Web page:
Disenchantment attacks sanity through animation
WARNING: The article contains spoilers for Parts 1-4 of Disenchantment now on Netflix.
Disenchantment, the animated fantasy show created by Matt Groening, has released its part 4 on Netflix. Although it’s an animated show, it’s not afraid to tackle topics related to mental health and how its characters are affected by trauma.
Disenchantment is a fantasy story that follows Princess Tiabeanie, more affectionately known as Bean, and her two friends, Elfo and Luci. The trio go on an adventure together, during which they face many trials and tragedies that they must overcome. Bean and others have to deal with the trauma of certain life events, which impacted their lives. Disenchantment puts them at the center of the series, resulting in more rounded and authentic characters.
Bean’s poor self-control
As a princess, Bean has a privileged life residing in a castle and having access to vast amounts of wealth. She, however, feels trapped by her title and is unable to choose how she wants to live. To process these emotions, she goes out drinking almost every night while playing and fighting. She may also be doing it to rebel against her father and regain control of her life. It seems that the issues and feelings she tries to deal with while drinking are mostly related to her family.
King Zog, her absent father, was never really there for her. If he wanted something done, he would scream and scream. Bean also lost her mother at a young age, meaning she no longer had a caring parent to guide her. When her father remarried Queen Oona and her younger brother Derek was born, she was no longer in contention for the throne. Bean grew jealous of her stepmother and soon came to resent Derek. Although it seems that Oona tried to be more of a parent to her than her real parents.
She was angry and frustrated that no one understood her and her struggles. She wasn’t like ordinary princesses, and she didn’t want to act like one. However, her father continued to push her to fit into the role, even trying to marry her off to Prince Guysbert. By trying to force Bean to do what he wanted, he only pushed her away even further and got her to take out her frustrations by drinking.
As the show progresses, Bean learns more about herself and what she wants out of life. In Part 4, she discovers that she had an evil doppelganger she calls Bad Bean living in her mind. Bad Bean, which was created from her mother’s magic, caused Bean to make bad decisions. With no one playing a guiding role in her life, Bean easily fell prey to her. At the end of the final season, she finally takes control of her actions by cutting off the head of her evil half.
King Zog’s State of Mind
King Zog has also been through a lot. He was betrayed, shot, overthrown and even buried alive. It was the culmination of all of this that led to his breaking point. During Part 3, he slowly loses his grip on reality. He even mentions how in fits of lucidity he can tell what is going on and how he is powerless to do anything about it. After a while, he can only honk and scream, which is when he is admitted to Twinkletown Insane Asylum. Her condition could have developed because of things that were beyond her control and her inability to change them.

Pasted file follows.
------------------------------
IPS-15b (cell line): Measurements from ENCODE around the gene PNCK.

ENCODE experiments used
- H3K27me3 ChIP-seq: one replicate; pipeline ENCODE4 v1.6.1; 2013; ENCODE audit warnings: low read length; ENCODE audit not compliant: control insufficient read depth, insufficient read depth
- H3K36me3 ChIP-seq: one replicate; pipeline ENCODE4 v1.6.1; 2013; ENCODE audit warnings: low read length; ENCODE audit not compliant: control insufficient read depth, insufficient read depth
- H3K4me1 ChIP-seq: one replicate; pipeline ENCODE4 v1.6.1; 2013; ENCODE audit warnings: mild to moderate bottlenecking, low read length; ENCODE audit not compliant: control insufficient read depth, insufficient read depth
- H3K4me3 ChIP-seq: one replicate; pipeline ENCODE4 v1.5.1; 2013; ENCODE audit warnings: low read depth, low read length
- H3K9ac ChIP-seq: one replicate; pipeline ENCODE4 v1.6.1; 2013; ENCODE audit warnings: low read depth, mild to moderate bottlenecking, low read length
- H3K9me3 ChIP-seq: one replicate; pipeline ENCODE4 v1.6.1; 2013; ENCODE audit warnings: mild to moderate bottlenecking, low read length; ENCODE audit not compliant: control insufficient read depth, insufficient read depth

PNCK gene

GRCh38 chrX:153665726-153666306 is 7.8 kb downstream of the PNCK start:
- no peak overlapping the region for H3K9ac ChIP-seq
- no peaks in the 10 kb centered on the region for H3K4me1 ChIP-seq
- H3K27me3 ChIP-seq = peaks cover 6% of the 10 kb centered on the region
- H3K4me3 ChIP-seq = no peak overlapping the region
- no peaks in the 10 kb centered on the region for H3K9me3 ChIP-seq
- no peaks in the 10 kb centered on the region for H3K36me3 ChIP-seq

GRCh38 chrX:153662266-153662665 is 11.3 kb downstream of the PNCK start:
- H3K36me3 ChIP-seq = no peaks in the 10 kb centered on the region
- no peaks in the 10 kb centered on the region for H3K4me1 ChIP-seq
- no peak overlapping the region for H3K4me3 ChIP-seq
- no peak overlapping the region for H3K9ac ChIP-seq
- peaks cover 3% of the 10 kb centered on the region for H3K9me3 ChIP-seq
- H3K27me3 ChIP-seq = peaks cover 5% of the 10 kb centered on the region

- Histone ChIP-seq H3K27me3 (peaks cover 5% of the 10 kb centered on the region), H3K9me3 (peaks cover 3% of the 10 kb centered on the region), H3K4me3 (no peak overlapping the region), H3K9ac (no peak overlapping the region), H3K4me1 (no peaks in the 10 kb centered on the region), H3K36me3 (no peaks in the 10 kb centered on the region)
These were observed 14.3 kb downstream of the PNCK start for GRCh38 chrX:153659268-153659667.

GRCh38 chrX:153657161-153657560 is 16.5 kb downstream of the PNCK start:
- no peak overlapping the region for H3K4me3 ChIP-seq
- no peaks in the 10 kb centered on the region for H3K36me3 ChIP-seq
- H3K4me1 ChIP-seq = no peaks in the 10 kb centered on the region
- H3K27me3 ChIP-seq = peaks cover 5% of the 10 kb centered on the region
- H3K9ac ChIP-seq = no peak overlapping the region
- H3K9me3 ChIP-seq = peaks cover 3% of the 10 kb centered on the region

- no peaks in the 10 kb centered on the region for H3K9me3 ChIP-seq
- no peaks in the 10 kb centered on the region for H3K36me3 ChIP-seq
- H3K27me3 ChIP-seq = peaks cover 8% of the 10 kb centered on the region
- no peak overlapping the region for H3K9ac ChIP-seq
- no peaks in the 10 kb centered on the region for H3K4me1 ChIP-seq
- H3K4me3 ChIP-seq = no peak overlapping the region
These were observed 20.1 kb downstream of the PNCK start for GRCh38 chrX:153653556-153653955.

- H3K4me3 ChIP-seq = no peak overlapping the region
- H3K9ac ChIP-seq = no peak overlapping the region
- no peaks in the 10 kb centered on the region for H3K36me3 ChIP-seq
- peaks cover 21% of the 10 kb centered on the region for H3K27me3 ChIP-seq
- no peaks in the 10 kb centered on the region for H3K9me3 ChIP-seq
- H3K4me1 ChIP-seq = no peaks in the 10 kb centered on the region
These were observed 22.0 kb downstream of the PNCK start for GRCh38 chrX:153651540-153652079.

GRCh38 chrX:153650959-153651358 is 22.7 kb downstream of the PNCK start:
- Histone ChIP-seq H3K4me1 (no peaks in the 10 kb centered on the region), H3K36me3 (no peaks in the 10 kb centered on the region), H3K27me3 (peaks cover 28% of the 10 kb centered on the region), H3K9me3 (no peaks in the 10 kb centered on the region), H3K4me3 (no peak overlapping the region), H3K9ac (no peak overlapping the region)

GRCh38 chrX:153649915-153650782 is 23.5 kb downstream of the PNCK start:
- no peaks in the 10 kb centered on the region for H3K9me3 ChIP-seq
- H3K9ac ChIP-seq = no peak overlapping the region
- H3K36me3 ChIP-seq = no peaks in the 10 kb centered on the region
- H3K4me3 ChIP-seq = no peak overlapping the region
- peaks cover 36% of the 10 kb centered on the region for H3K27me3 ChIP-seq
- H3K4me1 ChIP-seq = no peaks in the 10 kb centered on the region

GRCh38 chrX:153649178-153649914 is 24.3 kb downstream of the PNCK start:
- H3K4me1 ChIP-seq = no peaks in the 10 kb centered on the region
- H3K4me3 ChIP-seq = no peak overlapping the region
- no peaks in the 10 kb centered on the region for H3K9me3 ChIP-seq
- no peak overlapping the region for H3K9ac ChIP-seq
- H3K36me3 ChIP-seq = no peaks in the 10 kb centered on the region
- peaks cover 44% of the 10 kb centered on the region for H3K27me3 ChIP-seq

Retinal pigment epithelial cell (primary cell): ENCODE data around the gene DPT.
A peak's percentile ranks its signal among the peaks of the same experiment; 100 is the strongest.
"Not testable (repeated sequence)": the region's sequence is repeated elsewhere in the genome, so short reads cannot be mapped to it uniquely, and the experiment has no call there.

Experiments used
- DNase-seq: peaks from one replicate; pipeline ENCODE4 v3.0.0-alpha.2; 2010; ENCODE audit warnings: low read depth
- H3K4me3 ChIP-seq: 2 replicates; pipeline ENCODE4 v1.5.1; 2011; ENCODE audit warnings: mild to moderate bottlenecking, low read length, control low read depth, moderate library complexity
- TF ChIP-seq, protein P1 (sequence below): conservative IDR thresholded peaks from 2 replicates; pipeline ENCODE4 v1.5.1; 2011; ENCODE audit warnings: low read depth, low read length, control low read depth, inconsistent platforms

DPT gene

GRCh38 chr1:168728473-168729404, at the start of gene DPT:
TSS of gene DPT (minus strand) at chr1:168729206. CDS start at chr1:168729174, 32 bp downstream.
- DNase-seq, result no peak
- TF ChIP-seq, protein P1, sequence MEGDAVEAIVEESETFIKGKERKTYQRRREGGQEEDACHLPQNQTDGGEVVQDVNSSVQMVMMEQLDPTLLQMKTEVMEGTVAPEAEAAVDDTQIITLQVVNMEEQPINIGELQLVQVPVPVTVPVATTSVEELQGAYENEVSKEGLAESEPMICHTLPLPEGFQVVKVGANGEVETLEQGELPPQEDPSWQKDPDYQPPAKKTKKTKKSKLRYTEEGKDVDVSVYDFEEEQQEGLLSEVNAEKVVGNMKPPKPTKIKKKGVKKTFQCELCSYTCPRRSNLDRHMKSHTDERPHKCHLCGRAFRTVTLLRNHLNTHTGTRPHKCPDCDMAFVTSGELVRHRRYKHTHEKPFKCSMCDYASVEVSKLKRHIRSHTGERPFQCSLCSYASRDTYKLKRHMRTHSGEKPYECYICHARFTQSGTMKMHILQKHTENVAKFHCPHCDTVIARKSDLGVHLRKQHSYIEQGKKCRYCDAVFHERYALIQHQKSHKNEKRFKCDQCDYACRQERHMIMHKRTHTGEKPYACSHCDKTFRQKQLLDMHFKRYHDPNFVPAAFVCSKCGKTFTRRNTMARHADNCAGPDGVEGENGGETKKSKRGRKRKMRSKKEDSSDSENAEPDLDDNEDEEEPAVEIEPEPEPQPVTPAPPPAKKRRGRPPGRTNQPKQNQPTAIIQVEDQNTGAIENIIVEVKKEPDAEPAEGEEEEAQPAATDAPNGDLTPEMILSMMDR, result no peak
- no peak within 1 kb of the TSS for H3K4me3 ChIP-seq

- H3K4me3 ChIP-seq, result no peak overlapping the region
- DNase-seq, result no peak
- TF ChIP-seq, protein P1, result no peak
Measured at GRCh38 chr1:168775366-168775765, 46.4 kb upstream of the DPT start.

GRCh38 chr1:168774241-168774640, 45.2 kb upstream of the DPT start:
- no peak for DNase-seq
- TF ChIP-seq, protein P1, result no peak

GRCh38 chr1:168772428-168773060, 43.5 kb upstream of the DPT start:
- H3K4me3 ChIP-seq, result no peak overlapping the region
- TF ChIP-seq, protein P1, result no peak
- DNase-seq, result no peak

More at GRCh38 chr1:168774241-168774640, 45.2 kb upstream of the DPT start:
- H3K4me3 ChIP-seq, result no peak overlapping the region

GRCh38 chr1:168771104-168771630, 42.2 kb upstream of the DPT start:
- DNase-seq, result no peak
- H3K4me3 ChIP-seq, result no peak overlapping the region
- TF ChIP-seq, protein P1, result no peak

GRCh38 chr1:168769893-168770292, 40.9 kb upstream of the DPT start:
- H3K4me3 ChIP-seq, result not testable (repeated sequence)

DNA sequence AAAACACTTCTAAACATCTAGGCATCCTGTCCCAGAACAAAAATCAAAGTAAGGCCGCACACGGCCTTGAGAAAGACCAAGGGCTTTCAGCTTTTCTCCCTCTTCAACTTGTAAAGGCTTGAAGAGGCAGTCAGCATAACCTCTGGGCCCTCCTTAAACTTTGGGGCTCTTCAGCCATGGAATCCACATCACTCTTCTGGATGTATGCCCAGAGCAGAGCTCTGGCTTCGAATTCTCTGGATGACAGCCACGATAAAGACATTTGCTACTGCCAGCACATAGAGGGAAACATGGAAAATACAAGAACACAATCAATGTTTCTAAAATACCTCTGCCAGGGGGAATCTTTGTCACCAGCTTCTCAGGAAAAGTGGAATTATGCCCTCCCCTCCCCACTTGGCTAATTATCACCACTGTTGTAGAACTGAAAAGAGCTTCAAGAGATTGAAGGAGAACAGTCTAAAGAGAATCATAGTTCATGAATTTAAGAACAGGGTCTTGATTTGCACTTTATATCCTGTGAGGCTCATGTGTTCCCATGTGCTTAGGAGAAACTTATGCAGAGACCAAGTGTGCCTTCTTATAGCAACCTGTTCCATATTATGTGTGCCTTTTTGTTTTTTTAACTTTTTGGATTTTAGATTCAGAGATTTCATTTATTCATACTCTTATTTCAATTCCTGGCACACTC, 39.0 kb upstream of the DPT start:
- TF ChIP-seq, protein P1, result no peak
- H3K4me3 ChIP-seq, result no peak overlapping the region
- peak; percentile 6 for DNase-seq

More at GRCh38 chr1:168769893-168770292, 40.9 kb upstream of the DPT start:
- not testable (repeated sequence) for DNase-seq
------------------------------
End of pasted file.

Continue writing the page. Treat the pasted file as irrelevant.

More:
At the asylum, he is buried alive, again, but in a wall by his roommate. However, this time he acted differently by not panicking and taking control of the situation by digging himself in. After his escape, he also stops at a monastery where he learns inner reflection. At this point, Zog is doing a lot of introspection, thinking about how he has acted and treated his family members in the past. Upon his return, he tries to be a better parent to his three children, whom he discovers is the son of Ursula, his long-lost love.
Dagmar as a toxic parent
When Dagmar returned at the end of Part 1, Bean was relieved that her mother had finally returned to her. Her image of the loving parent she had organized in her mind seemed to have come true. However, Bean quickly learned that it was all just an act. The only reason she had a child was to fulfill the prophecy and pay off their family’s debt to hell. Dagmar is shown to be a toxic parent, as she is verbally abusive towards Bean and even gaslights him.
Her mother’s actions are meant to shatter her self-esteem and make her feel like she has no control over her life, much like she had felt before. Bean slowly comes to terms with the fact that her mother is evil and she needs to confront her, which she tries to do through her dreams. Although in Part 4, Bean soon realizes that she was pursuing herself and not her mother, suggesting that she needs to do more work on herself if she is to fully overcome these feelings.
Many characters in Disenchantment have experienced traumatic events that impacted their lives, whether they were buried alive or forced to fulfill an evil prophecy. They each find their way through these difficult times by confronting themselves and others.
All four parts of Disenchantment are currently available to stream on Netflix.
Disenchantment: Matt Groening expects more seasons and a fitting ending
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